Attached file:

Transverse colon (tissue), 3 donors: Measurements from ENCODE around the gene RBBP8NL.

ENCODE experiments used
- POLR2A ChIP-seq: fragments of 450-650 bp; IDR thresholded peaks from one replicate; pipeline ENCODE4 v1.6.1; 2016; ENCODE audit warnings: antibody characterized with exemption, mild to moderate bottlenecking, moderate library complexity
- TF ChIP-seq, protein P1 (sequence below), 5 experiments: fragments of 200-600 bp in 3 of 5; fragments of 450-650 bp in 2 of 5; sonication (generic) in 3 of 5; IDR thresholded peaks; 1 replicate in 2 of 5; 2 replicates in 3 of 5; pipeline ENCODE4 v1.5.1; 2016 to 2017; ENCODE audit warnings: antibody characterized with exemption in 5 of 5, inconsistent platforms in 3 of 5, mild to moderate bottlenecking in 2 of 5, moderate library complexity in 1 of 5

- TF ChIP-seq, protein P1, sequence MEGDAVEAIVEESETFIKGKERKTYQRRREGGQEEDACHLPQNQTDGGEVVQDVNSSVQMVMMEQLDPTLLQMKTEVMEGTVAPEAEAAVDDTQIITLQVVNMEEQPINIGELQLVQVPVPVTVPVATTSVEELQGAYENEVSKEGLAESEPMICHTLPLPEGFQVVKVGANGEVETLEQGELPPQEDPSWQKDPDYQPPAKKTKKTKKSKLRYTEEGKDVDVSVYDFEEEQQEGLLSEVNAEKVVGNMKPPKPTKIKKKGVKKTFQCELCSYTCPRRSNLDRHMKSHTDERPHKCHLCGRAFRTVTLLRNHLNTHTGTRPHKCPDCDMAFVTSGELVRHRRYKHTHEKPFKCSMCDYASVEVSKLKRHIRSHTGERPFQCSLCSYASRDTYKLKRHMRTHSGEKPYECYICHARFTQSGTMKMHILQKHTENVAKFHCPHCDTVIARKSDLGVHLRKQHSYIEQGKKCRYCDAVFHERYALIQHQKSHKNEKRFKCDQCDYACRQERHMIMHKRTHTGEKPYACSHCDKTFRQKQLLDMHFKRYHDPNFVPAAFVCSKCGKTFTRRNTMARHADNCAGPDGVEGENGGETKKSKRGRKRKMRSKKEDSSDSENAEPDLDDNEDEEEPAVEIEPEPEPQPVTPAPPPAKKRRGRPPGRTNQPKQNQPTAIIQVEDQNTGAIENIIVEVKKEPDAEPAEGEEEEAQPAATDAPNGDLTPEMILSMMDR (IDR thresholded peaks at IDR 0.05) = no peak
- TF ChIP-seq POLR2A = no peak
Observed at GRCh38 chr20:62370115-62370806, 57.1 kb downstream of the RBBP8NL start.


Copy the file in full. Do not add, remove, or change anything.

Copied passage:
Transverse colon (tissue), 3 donors: Measurements from ENCODE around the gene RBBP8NL.

ENCODE experiments used
- POLR2A ChIP-seq: fragments of 450-650 bp; IDR thresholded peaks from one replicate; pipeline ENCODE4 v1.6.1; 2016; ENCODE audit warnings: antibody characterized with exemption, mild to moderate bottlenecking, moderate library complexity
- TF ChIP-seq, protein P1 (sequence below), 5 experiments: fragments of 200-600 bp in 3 of 5; fragments of 450-650 bp in 2 of 5; sonication (generic) in 3 of 5; IDR thresholded peaks; 1 replicate in 2 of 5; 2 replicates in 3 of 5; pipeline ENCODE4 v1.5.1; 2016 to 2017; ENCODE audit warnings: antibody characterized with exemption in 5 of 5, inconsistent platforms in 3 of 5, mild to moderate bottlenecking in 2 of 5, moderate library complexity in 1 of 5

- TF ChIP-seq, protein P1, sequence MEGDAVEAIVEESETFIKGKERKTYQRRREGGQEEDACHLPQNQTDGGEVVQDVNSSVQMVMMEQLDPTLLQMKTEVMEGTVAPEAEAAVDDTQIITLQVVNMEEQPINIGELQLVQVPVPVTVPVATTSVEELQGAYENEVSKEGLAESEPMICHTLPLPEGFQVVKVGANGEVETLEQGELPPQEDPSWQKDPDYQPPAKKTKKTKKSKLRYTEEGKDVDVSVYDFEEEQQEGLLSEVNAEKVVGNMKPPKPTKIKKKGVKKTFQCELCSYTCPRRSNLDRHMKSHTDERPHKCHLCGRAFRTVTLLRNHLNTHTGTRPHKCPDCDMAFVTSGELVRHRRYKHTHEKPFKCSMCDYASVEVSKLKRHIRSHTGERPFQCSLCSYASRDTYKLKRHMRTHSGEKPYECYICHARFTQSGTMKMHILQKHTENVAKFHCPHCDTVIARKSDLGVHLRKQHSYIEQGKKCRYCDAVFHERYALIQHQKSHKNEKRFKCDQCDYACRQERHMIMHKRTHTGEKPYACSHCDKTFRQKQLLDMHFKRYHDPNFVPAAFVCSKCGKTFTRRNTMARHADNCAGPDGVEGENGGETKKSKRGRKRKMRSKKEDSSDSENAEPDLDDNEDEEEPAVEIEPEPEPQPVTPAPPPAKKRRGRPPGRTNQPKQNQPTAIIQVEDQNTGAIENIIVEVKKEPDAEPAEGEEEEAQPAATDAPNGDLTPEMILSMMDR (IDR thresholded peaks at IDR 0.05) = no peak
- TF ChIP-seq POLR2A = no peak
Observed at GRCh38 chr20:62370115-62370806, 57.1 kb downstream of the RBBP8NL start.